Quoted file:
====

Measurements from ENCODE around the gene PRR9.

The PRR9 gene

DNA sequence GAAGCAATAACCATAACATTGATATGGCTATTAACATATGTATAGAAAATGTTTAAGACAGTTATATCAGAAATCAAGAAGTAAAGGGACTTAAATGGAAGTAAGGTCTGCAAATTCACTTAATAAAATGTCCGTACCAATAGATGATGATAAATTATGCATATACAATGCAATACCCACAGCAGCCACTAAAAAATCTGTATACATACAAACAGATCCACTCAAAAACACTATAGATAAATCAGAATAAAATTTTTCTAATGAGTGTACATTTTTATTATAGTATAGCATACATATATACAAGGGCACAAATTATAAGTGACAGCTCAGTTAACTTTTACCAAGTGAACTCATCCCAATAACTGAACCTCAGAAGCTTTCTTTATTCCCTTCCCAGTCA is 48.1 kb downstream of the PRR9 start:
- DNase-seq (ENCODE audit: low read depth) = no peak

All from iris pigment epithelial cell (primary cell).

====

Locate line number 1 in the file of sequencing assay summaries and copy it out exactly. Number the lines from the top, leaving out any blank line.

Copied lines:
Measurements from ENCODE around the gene PRR9.